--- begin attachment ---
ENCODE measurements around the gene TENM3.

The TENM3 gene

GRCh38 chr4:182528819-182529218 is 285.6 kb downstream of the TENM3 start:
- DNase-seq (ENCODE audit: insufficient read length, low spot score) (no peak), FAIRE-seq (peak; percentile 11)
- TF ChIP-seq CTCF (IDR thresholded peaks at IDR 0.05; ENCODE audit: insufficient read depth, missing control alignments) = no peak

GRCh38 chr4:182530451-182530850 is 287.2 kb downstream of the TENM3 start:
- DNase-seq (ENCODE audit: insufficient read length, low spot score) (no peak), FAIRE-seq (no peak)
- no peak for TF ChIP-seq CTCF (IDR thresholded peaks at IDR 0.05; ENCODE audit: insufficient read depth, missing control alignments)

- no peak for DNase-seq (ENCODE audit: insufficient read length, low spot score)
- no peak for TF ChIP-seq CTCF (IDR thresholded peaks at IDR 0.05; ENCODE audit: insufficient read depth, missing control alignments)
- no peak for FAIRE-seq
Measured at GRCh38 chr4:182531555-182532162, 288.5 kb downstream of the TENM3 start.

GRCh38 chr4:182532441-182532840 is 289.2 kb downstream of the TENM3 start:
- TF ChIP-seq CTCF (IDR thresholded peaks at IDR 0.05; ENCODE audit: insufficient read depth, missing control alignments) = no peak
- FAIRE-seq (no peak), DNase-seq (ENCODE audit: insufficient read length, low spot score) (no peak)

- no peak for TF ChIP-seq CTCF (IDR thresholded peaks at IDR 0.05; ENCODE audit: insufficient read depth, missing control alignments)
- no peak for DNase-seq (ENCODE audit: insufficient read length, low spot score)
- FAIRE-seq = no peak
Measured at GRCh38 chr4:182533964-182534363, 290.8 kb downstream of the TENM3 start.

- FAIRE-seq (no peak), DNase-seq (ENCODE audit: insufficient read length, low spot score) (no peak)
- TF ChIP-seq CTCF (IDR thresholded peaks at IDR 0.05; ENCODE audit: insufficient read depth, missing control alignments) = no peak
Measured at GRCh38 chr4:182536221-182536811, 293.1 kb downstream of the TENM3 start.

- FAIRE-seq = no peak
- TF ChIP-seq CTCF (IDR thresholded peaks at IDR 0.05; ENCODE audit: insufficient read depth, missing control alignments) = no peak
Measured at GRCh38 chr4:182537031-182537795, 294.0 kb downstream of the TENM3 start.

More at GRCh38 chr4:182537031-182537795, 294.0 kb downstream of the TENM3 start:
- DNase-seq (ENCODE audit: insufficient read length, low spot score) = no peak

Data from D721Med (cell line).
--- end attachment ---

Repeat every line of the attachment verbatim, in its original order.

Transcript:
ENCODE measurements around the gene TENM3.

The TENM3 gene

GRCh38 chr4:182528819-182529218 is 285.6 kb downstream of the TENM3 start:
- DNase-seq (ENCODE audit: insufficient read length, low spot score) (no peak), FAIRE-seq (peak; percentile 11)
- TF ChIP-seq CTCF (IDR thresholded peaks at IDR 0.05; ENCODE audit: insufficient read depth, missing control alignments) = no peak

GRCh38 chr4:182530451-182530850 is 287.2 kb downstream of the TENM3 start:
- DNase-seq (ENCODE audit: insufficient read length, low spot score) (no peak), FAIRE-seq (no peak)
- no peak for TF ChIP-seq CTCF (IDR thresholded peaks at IDR 0.05; ENCODE audit: insufficient read depth, missing control alignments)

- no peak for DNase-seq (ENCODE audit: insufficient read length, low spot score)
- no peak for TF ChIP-seq CTCF (IDR thresholded peaks at IDR 0.05; ENCODE audit: insufficient read depth, missing control alignments)
- no peak for FAIRE-seq
Measured at GRCh38 chr4:182531555-182532162, 288.5 kb downstream of the TENM3 start.

GRCh38 chr4:182532441-182532840 is 289.2 kb downstream of the TENM3 start:
- TF ChIP-seq CTCF (IDR thresholded peaks at IDR 0.05; ENCODE audit: insufficient read depth, missing control alignments) = no peak
- FAIRE-seq (no peak), DNase-seq (ENCODE audit: insufficient read length, low spot score) (no peak)

- no peak for TF ChIP-seq CTCF (IDR thresholded peaks at IDR 0.05; ENCODE audit: insufficient read depth, missing control alignments)
- no peak for DNase-seq (ENCODE audit: insufficient read length, low spot score)
- FAIRE-seq = no peak
Measured at GRCh38 chr4:182533964-182534363, 290.8 kb downstream of the TENM3 start.

- FAIRE-seq (no peak), DNase-seq (ENCODE audit: insufficient read length, low spot score) (no peak)
- TF ChIP-seq CTCF (IDR thresholded peaks at IDR 0.05; ENCODE audit: insufficient read depth, missing control alignments) = no peak
Measured at GRCh38 chr4:182536221-182536811, 293.1 kb downstream of the TENM3 start.

- FAIRE-seq = no peak
- TF ChIP-seq CTCF (IDR thresholded peaks at IDR 0.05; ENCODE audit: insufficient read depth, missing control alignments) = no peak
Measured at GRCh38 chr4:182537031-182537795, 294.0 kb downstream of the TENM3 start.

More at GRCh38 chr4:182537031-182537795, 294.0 kb downstream of the TENM3 start:
- DNase-seq (ENCODE audit: insufficient read length, low spot score) = no peak

Data from D721Med (cell line).